[mythtv-users] Cutting commercials without expensive transcoding

papenfuss at juneau.me.vt.edu papenfuss at juneau.me.vt.edu
Sat Mar 13 15:59:01 EST 2004

	OK... aside from the apparent problem I have with finding the right 
tool for the job, I believe that avidemux2 is the closest so far... found only 
recently by following this thread, I may add.  I've got a test capture from my 
PVR-250 that I'm playing with mastering both DVDs and SVCDs.  Here are a few 
random issues that I would like to both share with everyone, and perhaps the 
ramifications of them:

- The hardware encoders don't have the benefit of a 2-pass encoding scheme
(being a causal device and all... :) or high-quality denoising, so they don't
necessarily make the right choices on I/P/B frames all the time.  It makes
sense to me that I frames should be used on large scene changes... but that's
not necessarily done with the raw captured streams and causes wasted bandwidth.  
For the best quality/bitrate ratio, post-processing (i.e. *re-encoding*) will
be necessary.

- The avidemux program still has some issues with processing streams.  Using 
the DVD-PS output file type produces DVD-compatible streams that are much 
larger than ones manually mux'd with tcmplex.  Unfortunately, extracting (or 
processing) video and audio streams separately generally tends to cause sync 
problems.  Also, is a DVD-PS (with NAV packets) acceptable as an SVCD stream?

There are a few different fundamental goals I can see would be useful for 
arching mythtv folks:

1. Simple, fast "VCR" functionality... quick and simple recording onto DVD from
a PVR-[23]50 set to record in a DVD compatible format.  This would preferrably
have commercial-cutting ability, but that's all.
Advantages: Quick, easy (especially if no commerical cutting), CPU-efficient.
Disadvantages: Not the most efficient use of space, can't specify 
"master-quality" recordings and then "archival-quality" DVD or SVCD since it's 
recorded/encoded in the final format.

2. Efficient/convenient, "Archive" functionality... Recording at high-quality
("Master copy").  Commercial cutting and transcoding in post-processing.  This
allows for the best quality/bitrate ratio and makes archiving to less expensive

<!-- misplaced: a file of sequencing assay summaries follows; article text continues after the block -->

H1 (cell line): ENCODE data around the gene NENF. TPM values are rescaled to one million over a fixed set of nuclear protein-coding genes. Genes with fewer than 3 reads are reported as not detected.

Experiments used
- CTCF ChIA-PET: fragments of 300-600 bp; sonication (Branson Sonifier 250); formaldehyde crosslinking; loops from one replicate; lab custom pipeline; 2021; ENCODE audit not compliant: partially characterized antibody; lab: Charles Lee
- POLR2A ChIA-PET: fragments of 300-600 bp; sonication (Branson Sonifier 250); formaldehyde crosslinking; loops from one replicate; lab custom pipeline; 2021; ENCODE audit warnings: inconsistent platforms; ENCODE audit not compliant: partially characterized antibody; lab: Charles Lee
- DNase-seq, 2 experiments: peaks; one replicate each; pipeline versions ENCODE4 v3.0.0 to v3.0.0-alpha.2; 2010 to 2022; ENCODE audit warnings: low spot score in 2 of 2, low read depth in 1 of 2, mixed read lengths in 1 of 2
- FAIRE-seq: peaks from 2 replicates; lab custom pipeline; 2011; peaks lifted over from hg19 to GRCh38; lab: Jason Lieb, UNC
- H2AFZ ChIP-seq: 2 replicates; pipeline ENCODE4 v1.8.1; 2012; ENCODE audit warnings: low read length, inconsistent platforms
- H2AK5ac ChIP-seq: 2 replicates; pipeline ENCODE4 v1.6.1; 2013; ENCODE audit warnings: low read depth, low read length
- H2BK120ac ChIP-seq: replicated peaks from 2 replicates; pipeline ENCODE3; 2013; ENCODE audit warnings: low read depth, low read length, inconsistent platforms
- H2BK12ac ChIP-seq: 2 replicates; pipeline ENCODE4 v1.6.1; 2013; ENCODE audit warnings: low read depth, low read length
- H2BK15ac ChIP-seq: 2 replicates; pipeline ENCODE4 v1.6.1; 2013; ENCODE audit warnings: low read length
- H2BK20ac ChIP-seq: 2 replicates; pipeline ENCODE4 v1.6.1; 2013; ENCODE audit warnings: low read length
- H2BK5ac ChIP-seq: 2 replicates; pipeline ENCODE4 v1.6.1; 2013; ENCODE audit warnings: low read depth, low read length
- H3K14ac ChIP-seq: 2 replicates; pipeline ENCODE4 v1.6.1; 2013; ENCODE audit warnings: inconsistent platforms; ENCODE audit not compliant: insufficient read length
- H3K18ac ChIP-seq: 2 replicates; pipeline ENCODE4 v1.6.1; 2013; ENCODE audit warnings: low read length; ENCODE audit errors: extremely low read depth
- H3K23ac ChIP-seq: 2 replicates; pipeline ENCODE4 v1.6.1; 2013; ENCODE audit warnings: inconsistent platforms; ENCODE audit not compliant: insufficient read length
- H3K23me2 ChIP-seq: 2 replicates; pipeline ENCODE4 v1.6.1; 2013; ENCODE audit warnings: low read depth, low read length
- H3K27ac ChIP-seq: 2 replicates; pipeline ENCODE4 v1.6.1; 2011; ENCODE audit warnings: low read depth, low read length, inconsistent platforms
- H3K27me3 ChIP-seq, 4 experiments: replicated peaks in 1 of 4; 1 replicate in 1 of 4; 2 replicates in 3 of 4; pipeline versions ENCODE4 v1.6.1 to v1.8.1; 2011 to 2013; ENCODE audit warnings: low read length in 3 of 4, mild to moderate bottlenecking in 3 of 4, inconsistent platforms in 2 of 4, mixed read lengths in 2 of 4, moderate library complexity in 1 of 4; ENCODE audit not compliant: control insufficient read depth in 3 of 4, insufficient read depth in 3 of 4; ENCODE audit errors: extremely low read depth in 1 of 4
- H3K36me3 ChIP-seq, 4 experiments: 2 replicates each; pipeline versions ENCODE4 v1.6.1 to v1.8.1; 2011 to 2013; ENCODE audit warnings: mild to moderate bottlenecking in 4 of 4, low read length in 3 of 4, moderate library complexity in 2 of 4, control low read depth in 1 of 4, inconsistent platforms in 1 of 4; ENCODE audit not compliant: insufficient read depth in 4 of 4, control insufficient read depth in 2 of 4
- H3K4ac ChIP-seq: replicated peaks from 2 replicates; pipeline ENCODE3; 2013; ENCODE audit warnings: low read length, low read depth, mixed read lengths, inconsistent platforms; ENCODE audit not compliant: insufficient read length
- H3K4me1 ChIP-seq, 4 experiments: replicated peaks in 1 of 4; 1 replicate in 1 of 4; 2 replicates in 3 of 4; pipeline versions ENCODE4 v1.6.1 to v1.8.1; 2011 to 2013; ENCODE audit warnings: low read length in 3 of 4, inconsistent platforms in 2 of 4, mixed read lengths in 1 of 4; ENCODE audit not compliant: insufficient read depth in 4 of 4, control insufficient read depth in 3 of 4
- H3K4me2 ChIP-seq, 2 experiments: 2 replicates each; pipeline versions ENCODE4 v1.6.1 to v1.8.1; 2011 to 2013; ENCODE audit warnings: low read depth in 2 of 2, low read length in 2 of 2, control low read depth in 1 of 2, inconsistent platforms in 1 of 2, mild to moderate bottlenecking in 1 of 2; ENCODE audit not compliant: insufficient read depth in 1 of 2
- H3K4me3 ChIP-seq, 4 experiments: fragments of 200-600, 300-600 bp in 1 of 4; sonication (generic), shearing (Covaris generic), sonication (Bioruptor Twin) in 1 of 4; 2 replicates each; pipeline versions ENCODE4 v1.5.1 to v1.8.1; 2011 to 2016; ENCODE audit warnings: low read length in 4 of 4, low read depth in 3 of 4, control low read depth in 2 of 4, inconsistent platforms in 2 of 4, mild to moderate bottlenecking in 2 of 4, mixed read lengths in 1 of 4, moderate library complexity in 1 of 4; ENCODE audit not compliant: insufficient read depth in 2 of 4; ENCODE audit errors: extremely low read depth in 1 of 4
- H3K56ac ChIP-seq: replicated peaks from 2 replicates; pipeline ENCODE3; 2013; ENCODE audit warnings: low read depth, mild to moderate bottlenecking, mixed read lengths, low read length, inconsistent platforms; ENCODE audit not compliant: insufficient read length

media (e.g. SVCD) or more pack more episodes onto DVD's.  Especially important
for the SVCD/DVD decision, as the resolutions aren't compatible (480x480 for
SVCD, 352x480 for DVD, and 704x480 which is gross overkill for cable-quality

3. Space efficient, "Computer archive" functionality.  Similar to #2, but with 
the ultimate goal of MPEG4 archiving on computer media.  Once the requirement 
of set-top box compatibility is removed, anything mplayer can play is valid.  

	Did I miss anything?  :)


On Sat, 13 Mar 2004, James L. Paul wrote:

> Hash: SHA1
> On Thursday 11 March 2004 6:22 pm, Len Reed wrote:
> > Hi,
> >
> > I'm no video expert, so maybe I misunderstand the problem.  Or maybe I'm
> > missing a simple answer that's already there.
> >
> > I have a PVR250, so my .nuv files are mpeg2 with video and audio
> > multiplexed in them.  After I've marked the commercials (i.e., started
> > with myth's guesses and tweaked them using the built-in cut editor), I'd
> > like to do two things:
> >
> > 1. Remove the dreaded commercials in order to shrink the file.
> I also use PVR250 output. I still remove commecials manually with avidemux2 
> when I want to archive to CVD or DVD. I only cut on keyframe boundaries.
> > and optionally
> >
> > 2. convert to a plain mpeg2 for use in burning a DVD.  (The issue here
> > may be my poor DVD authoring s/w.  mplayer plays the unmolested .nuv
> > files.  OTOH, mplayer will play almost anything.)
> This has been discussed on this list, with specific steps. It's very easy. The 
> output of the PVR250 will work fine on a DVD with no transcoding. I just cut 
> out the commercials with avidemux2, remultiplex with DVD nav headers and pass 
> it to dvdauthor. I have burned many DVDs and CVDs from non-transcoded PVR250 
> output captured from my MythTV box. The video format is fine, the audio 
> format seems to work on most DVD players also. (Technically, I think standard 
> players aren't required to play MPEG audio is AC3 audio isn't present, but I 
> haven't heard of a case yet where it doesn't work anyway.)
> >
> > I've tried using various methods to accomplish #1: the built-in
> > transcoding (press 'x'), nuvexport, etc.  The problem with all of them
> > is that they do time-consuming transcoding.
> I'm not aware that anybody has a fully automated process for this from within 
> myth. There are people working on it though.
> > I don't want to change the bit rate or the format, I just want to lift
> > the parts that have the actual program, leaving behind the ads.  It
> > seems that that should take, in theory, about as much time as it takes
> > to read the parts of the original file that I care about and write them
> > out.  No serious computation, though maybe a bit of knitting around the
> > edges.
> The basic key to this is to capture in a DVD-compliant stream format in the 
> first place. You should only need to transcode if your captured stream is the 
> wrong resolution or bitrate.
> > So,
> >
> > a. Am I missing something that this makes this far more computationally
> > intensive than I think?
> Nope. It's more a matter of automation. We need a tool that can accurately do 
> keyframe edits based on the cutlist, remultiplex the results for dvdauthor, 
> then create and burn a DVD image.
> > b. Am I missing an existing tool that does what I want?
> We all are. ;) As is common for open source tools, the building blocks all 
> exist. We simply need to build something polished with them. MythTV is a 
> shining example of this process, and it's still relatively young yet.
> > Thanks,
> > Len
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